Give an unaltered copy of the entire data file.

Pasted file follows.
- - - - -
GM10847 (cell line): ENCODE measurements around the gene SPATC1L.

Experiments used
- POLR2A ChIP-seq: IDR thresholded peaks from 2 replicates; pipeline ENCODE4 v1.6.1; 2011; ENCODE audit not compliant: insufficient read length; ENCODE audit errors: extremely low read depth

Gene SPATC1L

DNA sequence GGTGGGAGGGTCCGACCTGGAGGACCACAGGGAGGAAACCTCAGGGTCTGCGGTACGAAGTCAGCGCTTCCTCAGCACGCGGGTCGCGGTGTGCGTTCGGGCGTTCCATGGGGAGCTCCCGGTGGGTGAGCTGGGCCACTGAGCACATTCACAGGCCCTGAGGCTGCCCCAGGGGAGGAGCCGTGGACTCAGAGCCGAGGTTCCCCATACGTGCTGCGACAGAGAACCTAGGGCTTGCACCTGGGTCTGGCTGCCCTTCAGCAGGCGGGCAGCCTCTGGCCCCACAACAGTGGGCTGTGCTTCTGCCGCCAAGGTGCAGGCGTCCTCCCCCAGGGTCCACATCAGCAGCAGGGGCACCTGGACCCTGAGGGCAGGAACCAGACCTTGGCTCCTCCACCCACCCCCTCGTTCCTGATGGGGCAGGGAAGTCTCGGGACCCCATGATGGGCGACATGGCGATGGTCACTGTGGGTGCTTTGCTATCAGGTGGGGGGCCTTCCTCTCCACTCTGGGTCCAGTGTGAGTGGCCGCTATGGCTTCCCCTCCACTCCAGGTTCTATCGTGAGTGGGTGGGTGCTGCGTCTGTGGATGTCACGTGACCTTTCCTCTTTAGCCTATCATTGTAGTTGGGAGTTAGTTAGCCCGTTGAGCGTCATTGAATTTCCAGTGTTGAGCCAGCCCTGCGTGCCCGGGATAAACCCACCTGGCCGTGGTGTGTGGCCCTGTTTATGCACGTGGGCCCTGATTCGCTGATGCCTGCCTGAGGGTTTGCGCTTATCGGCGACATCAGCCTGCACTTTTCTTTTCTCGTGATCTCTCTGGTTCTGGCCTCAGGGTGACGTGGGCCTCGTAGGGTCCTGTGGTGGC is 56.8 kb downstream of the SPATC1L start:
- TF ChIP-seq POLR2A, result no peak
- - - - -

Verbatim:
GM10847 (cell line): ENCODE measurements around the gene SPATC1L.

Experiments used
- POLR2A ChIP-seq: IDR thresholded peaks from 2 replicates; pipeline ENCODE4 v1.6.1; 2011; ENCODE audit not compliant: insufficient read length; ENCODE audit errors: extremely low read depth

Gene SPATC1L

DNA sequence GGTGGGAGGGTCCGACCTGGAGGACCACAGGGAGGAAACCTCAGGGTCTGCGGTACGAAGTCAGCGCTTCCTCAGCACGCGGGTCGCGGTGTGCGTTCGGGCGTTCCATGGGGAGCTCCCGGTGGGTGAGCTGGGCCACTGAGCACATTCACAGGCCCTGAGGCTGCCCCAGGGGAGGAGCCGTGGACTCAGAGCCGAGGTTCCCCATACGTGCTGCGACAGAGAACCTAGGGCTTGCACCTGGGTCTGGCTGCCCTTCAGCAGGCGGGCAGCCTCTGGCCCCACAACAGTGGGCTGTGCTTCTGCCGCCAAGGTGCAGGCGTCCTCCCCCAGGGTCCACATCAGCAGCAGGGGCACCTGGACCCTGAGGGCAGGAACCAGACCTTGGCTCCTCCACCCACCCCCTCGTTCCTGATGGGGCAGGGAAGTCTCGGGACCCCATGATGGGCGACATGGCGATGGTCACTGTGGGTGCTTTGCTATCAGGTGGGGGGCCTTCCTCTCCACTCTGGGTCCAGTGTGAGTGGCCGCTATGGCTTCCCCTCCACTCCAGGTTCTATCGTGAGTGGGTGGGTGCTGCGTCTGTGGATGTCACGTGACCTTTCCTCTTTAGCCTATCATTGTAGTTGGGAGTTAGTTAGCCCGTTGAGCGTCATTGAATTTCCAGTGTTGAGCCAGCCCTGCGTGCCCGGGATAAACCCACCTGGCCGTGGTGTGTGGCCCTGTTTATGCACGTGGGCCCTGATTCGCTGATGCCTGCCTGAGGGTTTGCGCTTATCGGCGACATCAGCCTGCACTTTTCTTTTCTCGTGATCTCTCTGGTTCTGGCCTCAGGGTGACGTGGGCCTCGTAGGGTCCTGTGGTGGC is 56.8 kb downstream of the SPATC1L start:
- TF ChIP-seq POLR2A, result no peak